on 15 December 2011
AMD Phenom II X6 1100T
8GB Corsair XMS3 DDR3 1600MHz
Asus M5A97 PRO Motherboard
Corsair TX750W PSU
And of course the Asus NVidia GeForce GTX 560 Ti.
Coolermaster CM 690
Running Windows Ultimate 64bit SP1.

This card bulldozes any game out there. Been playing Skyrim on Ultra High settings (maximum everything) and it didn't once stutter, flowing at an average of 50fps (sometimes more). All other games such as Crysis Warhead and Portal 2 also perform just as well at the highest settings. Temperatures are great, barely ever getting above 50C. Idles at about 30, dependant on ambient temperature (but never idles above 35). Easy to fit, worked right out of the box. Just slotted it into the PCI-E slot and turned it on and installed the drivers. Well built, well packaged, well priced. It barely even gets noisy at full load. Can't ask for more than that. Asus wins again.

A few things worth mentioning:
- If your case uses PCI-E slot clips, you might not be able to use the clips due to the cooler being so big. This can easily be remedied by using a screw instead.
- The drivers on the disc work but occasionally mess up a little on 64bit systems (such as the theme changing when it goes to screensaver and the resolution changing). Download the latest drivers online to fix these for good (you should do this with any new component anyway...).
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2 of 2 people found the following review helpful
on 15 September 2012
The graphics card itself is amazing! It copes with every game I throw at it exceptionally well.

One thing you must consider is that the card is very big. It takes up 2 slots on my motherboard and only just fits in my case!

What I really wanted to tell you about was the excellent customer services I encountered with Amazon.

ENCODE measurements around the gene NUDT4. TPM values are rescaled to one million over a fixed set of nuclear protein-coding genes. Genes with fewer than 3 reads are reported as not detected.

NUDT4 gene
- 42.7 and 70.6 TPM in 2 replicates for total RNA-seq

I had the card installed and running perfectly in my machine for 9 months when something happened (idk what) to my card and it stopped working. I contacted Amazon customer support via live chat and explained the situation. Within minutes I had a new card on order. I contacted them at about 9pm. Around 10.30am the NEXT day a brand new card was delivered to my door! I couldn't believe how fast this situation had been fixed.

I will certainly be using Amazon for all my future PC component purchases!
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1 of 1 people found the following review helpful
on 5 January 2012
I'll keep this short and not brag about a load of computer crap that no one cares about. Also, I'd like to comment on the fact this was ordered on a Monday night and recieved on Wednesday - with a second item that was purchased at the same time. Excellent customer service. Now, back to the card;

This card is an AMAZING bang for the buck. It's nVidia's 4th newest card with possible overclocking potential. It's fast, efficient and QUIET. It's not silent, but it's running 2 fans. I can run Battlefield 3 at Ultra with no issues at all; and I have a mediocre computer (it's not a gaming rig is all I'm saying).

You MUST have a 500W power supply. People make a huge deal about cheap ones being useless and say "this sucks; i got the blah blah blah instead" with a price gap of over £90 in most cases. Get real, people. You clearly didn't buy a £30 PSU just to spent £90 on a new one. I bought a 750W CiT PSU for this which is SILENT and provides enough power to power this, regardless of what trolling computer "genius'" think. You can get these for around £30 if you don't have a current 500W or higher PSU. WARNING: a 500W PSU will allow the card to run well, but not at it's best.

The change this card will give you're computer is worth the money. Just please be aware of the few cons.

Looks amazing (not really a factor)
Very fast and efficient
DX11 compatible
Easily installed
Boasts Asus cooling technology and further overlocking potential
Supports DVI, VGA and mini-HDMI; adapters provided to use them too.
Provides 2 4-pin molex connectors incase your power supply is lacking 2 PCI-E 6 pin adapters.

Size. It's a heavy beast, but it doesn't do any damage to your PCI slot.
Takes up TWO expansion slots due to a vent.
Requires a PSU wattage that isn't commonly supported by stock computers. Many people will need to upgrade.

The card has been rated 5 stars for it's performance and price; as you can still install and power it for ~£200 - which is cheaper than most other cards that exclude the required PSU.

Hope this review isn't too long and is very helpful.